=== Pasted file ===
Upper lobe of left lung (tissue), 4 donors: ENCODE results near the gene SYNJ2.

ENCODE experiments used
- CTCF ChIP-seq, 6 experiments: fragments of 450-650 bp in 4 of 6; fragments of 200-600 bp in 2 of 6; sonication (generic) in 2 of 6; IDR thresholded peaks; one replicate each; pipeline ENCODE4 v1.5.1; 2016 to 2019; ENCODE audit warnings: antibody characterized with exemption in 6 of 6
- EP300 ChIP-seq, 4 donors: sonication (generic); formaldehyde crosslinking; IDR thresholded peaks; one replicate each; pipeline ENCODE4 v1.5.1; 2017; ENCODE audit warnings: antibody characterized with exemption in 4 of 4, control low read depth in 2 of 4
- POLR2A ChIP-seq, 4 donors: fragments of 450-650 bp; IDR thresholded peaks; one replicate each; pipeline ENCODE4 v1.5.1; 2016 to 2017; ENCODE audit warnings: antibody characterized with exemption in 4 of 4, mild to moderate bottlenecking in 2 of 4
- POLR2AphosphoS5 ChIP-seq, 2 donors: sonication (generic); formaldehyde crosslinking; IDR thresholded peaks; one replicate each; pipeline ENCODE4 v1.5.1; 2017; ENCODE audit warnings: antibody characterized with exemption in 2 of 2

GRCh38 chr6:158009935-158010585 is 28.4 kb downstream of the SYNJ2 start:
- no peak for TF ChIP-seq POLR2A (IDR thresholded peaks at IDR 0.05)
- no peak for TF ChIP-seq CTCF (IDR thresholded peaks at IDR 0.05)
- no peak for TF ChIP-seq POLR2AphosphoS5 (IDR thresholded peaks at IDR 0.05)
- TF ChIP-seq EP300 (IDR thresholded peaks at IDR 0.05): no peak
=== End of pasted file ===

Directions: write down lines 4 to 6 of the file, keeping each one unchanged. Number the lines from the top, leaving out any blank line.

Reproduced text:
- EP300 ChIP-seq, 4 donors: sonication (generic); formaldehyde crosslinking; IDR thresholded peaks; one replicate each; pipeline ENCODE4 v1.5.1; 2017; ENCODE audit warnings: antibody characterized with exemption in 4 of 4, control low read depth in 2 of 4
- POLR2A ChIP-seq, 4 donors: fragments of 450-650 bp; IDR thresholded peaks; one replicate each; pipeline ENCODE4 v1.5.1; 2016 to 2017; ENCODE audit warnings: antibody characterized with exemption in 4 of 4, mild to moderate bottlenecking in 2 of 4
- POLR2AphosphoS5 ChIP-seq, 2 donors: sonication (generic); formaldehyde crosslinking; IDR thresholded peaks; one replicate each; pipeline ENCODE4 v1.5.1; 2017; ENCODE audit warnings: antibody characterized with exemption in 2 of 2